• 4. Transforming the wealth management industry Box 1: Financial Planners activity in financial accounts and link to websites with tools for The financial planning market is composed of many different types of practitioners, financial planning and to assist with product selection, have and there is a confusing jumble of acronyms currently used. One source has identi- seen continued growth. fied seventy-three different designations for financial professionals.[1] However, of those seventy-three, only four are truly cross-product in their subject The benefits of these approaches to the mass affluent cus- matter, covering deposits, credit, investment, insurance, taxes, and estate planning. These are the Certified Financial Planner (CFP), Chartered Financial Consultant tomers are that they can receive objective advice on how to (ChFC), Registered Financial Consultant (RFC), and the CPA PFS, which is a Certified protect and increase their wealth. Additionally, they can Public Accountant with a specialty in Personal Financial Services. access their overall portfolio, assets and liabilities, quite easily The other designations are product specific and primarily focus on investments from one source. This would be something that a financial insti- (Series 7, CFA) and insurance (CLU, CPCU). Registered investment advisors fall into this category as well. tution would have trouble recreating, even if the client permit- ted them to have access to all of their personal financial data. In terms of numbers, the product specific designations have many more practition- ers, with over 650,000 holding the Series 7 alone.[2] The total number of cross product practitioners mentioned above is only approximately 84,000.[3] In addition, Best of breed products however, the American Institute of Certified Public Accountants (AICPA) estimates While the mass affluent clients might not feel comfortable that there are approximately 85,000 CPAs involved in personal financial planning with their clients (this number excludes CPA PFS holders). developing a financial plan independently, they are relatively comfortable making their own decisions about which products [1] International Association for Registered Financial Consultants. and product suppliers to use. They use the Internet to retrieve http://www.iarfc.org/coninfo/FA.SHTML ). August 4, 2003 [2] National Association of Securities Dealers. what information they need to educate themselves on average http://www.nasdr.com/2380.asp). August 4, 2003. performance and costs for various products, and to help select [3] CFP numbers (40,375) from (http://www.fpsb.org). Statistics page. August 4, 2003. the most appropriate one. This shopping mentality explains ChFC numbers (38,000) provided by the American College, August 4, 2003 the reluctance to sole source financial products – mass affluent RFC numbers (2,650) provided by the International Association of customers are more willing to go with the supplier that offers Registered Financial Consultants, August 4, 2003, also from (http:// www.iarfc.org CPA PFS numbers (3,185) from the American Institute of Certified Public the best perceived price/performance in a given product cate- Accountants gory. This dilutes any concept of brand loyalty with these cus- Personal Financial Planning Division, August 1, 2003 tomers as they are much more willing to develop multiple rela- tionships with product suppliers. For example, one mass afflu- ent survey found that on average, investors with more than Financial Planning Association sponsoring a global push to U.S.$500,000 of investable assets had around 12 investment make the Certified Financial Planner (CFP) designation a global accounts and 3 checking and savings accounts4. In contrast, a standard. Other organizations have developed similar pro- Tower Group survey found that mass market consumers use grams and they have also seen growth in numbers (see Box 1). an average of just over 4 separate institutions to provide them Providers like these offer the objectivity and independence with an average of 10 products5. that the mass affluent customers desire. In terms of preference for a single supplier, again there is a dif- For the 20%-30% of mass affluent clients that fall into the ‘do- ference with the mass market. Surveys in the U.S. and U.K. it-yourself’ category, other providers have experienced a cer- point to the same conclusions in terms of consolidating busi- tain degree of success. Personal financial information man- ness with one supplier - 60%-70% of mass market consumers agement packages such as Quicken and Money, which track would prefer to use one institution for their financial activities6. 4 Spectrum Group for Advent Software. From (http://www.hnw.com/newsrsch/hnw_market/financial2003.jsp). April 2002. 5 Khirallah, K., 2003, ‘Building Integrated Relationship Products: Where Are US Banks Today?’ Tower Group. March 6 Figures adapted from Khirallah, K., 2003, ‘Building Integrated Relationship 108 - The Journal of financial transformation Products: Where Are US Banks Today?’ Tower Group. March. And Spencer, R., 2003, ‘Key Issues in European Retail Banking 2003: Channel Integration,’ Datamonitor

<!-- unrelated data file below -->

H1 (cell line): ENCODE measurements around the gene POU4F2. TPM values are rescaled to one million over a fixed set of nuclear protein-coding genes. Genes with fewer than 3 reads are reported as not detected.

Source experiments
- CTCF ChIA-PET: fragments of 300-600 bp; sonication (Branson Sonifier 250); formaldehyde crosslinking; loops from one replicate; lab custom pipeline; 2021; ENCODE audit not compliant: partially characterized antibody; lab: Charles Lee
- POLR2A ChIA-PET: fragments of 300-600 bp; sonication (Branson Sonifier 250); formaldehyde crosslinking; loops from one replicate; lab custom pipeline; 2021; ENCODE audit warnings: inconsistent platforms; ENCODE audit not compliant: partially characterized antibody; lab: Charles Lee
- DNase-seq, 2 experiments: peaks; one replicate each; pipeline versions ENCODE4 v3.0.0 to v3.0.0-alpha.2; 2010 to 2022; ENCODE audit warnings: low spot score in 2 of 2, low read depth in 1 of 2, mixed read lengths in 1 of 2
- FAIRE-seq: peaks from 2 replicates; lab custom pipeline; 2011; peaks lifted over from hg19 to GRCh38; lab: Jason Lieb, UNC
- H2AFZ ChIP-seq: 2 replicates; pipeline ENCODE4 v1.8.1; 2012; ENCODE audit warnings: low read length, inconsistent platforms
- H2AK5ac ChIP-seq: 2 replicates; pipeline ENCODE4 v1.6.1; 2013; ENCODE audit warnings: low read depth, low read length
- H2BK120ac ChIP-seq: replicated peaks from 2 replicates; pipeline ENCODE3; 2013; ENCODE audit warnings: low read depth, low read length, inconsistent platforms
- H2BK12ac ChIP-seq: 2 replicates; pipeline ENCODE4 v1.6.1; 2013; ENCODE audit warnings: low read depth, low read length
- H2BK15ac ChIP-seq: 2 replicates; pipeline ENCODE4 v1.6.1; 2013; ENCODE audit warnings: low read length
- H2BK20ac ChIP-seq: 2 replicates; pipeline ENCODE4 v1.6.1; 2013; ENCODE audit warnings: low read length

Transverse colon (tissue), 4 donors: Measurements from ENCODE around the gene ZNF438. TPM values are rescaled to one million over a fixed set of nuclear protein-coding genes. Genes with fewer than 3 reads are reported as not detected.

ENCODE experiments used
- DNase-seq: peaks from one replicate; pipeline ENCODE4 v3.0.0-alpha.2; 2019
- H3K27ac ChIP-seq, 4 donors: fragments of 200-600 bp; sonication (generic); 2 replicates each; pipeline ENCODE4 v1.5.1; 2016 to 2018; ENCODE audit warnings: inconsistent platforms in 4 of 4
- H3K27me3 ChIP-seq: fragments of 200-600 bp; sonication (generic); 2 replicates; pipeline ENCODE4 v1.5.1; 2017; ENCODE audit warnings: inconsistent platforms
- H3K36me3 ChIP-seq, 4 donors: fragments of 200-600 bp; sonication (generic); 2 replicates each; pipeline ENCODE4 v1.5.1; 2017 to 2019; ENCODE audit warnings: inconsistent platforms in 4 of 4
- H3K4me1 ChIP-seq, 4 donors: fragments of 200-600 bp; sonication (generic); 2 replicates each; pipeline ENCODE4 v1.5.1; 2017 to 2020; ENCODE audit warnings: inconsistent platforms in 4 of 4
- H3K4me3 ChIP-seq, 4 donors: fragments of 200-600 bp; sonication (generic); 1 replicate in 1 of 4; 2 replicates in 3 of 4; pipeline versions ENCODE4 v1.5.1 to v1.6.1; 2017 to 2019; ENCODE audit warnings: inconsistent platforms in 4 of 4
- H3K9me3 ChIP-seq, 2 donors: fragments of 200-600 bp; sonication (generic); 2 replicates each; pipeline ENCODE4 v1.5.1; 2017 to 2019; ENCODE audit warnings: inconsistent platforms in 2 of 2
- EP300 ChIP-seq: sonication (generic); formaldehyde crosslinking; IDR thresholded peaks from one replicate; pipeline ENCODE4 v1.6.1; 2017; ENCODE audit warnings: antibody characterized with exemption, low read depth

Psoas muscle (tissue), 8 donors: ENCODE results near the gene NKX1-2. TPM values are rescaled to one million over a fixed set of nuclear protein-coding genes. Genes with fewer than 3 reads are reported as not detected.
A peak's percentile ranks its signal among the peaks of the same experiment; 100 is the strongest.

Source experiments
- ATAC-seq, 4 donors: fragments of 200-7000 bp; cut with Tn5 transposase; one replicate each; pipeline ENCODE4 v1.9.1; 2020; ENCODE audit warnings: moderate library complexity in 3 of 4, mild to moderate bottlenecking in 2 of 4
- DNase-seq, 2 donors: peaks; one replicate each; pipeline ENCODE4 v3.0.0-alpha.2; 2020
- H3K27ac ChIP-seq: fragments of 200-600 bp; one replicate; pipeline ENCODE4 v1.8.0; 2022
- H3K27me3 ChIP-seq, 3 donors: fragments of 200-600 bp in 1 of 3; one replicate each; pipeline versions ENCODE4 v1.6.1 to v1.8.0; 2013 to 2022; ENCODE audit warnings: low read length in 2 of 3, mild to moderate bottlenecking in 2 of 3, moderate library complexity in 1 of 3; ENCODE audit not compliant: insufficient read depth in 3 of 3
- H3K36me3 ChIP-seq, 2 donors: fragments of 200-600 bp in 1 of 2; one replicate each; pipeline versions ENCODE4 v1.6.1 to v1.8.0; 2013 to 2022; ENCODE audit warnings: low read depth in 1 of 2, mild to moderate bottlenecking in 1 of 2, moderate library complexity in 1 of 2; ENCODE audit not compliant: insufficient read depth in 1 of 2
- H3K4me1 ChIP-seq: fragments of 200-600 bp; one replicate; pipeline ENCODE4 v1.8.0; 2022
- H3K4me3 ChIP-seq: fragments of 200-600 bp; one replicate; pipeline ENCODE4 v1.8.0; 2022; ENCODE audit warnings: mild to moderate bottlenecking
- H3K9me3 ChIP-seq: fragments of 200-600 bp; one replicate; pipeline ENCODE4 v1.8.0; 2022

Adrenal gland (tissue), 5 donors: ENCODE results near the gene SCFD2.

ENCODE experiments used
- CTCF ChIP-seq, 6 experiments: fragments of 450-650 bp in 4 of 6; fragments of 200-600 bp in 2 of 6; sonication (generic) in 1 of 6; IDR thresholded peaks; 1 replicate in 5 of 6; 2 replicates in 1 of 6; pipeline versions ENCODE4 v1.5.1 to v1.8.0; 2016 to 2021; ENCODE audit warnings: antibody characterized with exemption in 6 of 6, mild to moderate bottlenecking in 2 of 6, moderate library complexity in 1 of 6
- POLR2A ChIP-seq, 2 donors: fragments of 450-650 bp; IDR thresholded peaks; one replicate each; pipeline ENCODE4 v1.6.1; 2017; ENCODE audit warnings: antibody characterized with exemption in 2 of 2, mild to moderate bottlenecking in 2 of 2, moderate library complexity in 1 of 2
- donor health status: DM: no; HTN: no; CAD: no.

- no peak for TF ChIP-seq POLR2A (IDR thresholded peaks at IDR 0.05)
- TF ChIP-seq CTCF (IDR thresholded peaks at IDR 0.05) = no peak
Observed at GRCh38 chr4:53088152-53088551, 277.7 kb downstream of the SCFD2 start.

• 5. Transforming the wealth management industry In contrast, only 31% of mass affluent would prefer to pur- The mistakes made by most providers in the past usually 7 chase all their products from the same company . revolve around two types of errors. The mass-market retail institutions have typically under-delivered their service propo- Consequently, in order to succeed, products must prove them- sitions and as a result have left mass affluent customers want- selves on their own merits. For the mass affluent, there must ing more, feeling generally unsatisfied, and inviting them to be tangible economic benefits if they are going to deepen look elsewhere for their wealth management needs. On the their relationship with a supplier. A good example of this is other hand, traditional private banks have over-delivered, pro- ‘integrated banking’ products. Popular in the U.K., these have viding ‘first class’ service yet charging ‘economy class’ prices, become success stories and are good examples of products resulting in terrible customer economics. The challenge has that help deepen the relationship with the client and which always been to develop a service proposition that exceeds the offer economic value for the customer. These products take mass-market offer while profitably creating economic wealth advantage of having access to combined customer asset and for the supplier. And the wealth management industry has liability accounts to deliver more value. Typically this involves started to look outside itself for inspiration. Consider the travel using the interest paid on the asset accounts (current and and tourism industries, for example, which are quite sophisti- savings) to offset against the interest owed on the liability cated in segmenting their customer base and developing dif- accounts (mortgages, credit cards). In situations where ferentiated customer value propositions and offerings based interest is calculated daily, providers state that customers pay on their common core product set. Regardless of where you sit much less interest overall, and also avoid paying tax on interest on an airplane, you still arrive at a common destination at the earned as it is applied immediately to the liability accounts. same time as everyone else on your flight. For business class One provider (Intelligent Finance) acquired 9% of the U.K. mort- passengers, however, there are major differences in service gage market in its first year of operation due to this product8. level quality from those sitting in the economy class section of the plane, yet far less perceived differences with those in first This concept is now being explored by a number of U.S. class. Airlines have found ways to differentiate the business providers. However, the integrated asset/liability product class flight experience from economy by focusing on a few key might be more difficult to establish in the U.S. because mort- differentiating offering attributes: gages are typically sold off immediately to mortgage service companies. However this does not preclude U.S. providers s Time is recognized as a customer-valued resource, and so from developing these products in their non-U.S. markets, or almost all elements of the customer experience are developing other products based on the same premise. designed to maximize the customer’s return on time invested. Differentiated service – ‘Business class’ for mass s Customer service is proactive, with customer satisfaction affluent customers monitored frequently and new services offered to targeted The majority of mass affluent customers have generated their customers regularly. wealth either by running their own businesses or being s There is greater flexibility and variety in products and employed in well compensated professional occupations, such services offered for use. The provider will take care of the as management, law, and medicine. These customers are used planning and offer alternatives when needed. Business to superior service from other, non-financial, providers and class travelers have the option of changing their itiner- often place a premium on customer service, flexibility in terms aries at the last minute as their requirements change. of product choice, and timely, accurate information. Financial s Information on flights and other products used are service firms are coming to consider these expectations when available through a wide variety of channels and are as servicing the mass affluent market. up-to-date as is possible. 7 VIP Forum, 2001, The Next Generation, Cultivating and Profiting from the High Net Worth Client of Tomorrow, Corporate Executive Board, Washington DC 109 8 Spencer, R., 2003, ‘Key Issues in European Retail Banking 2003: Channel Integration,’ Datamonitor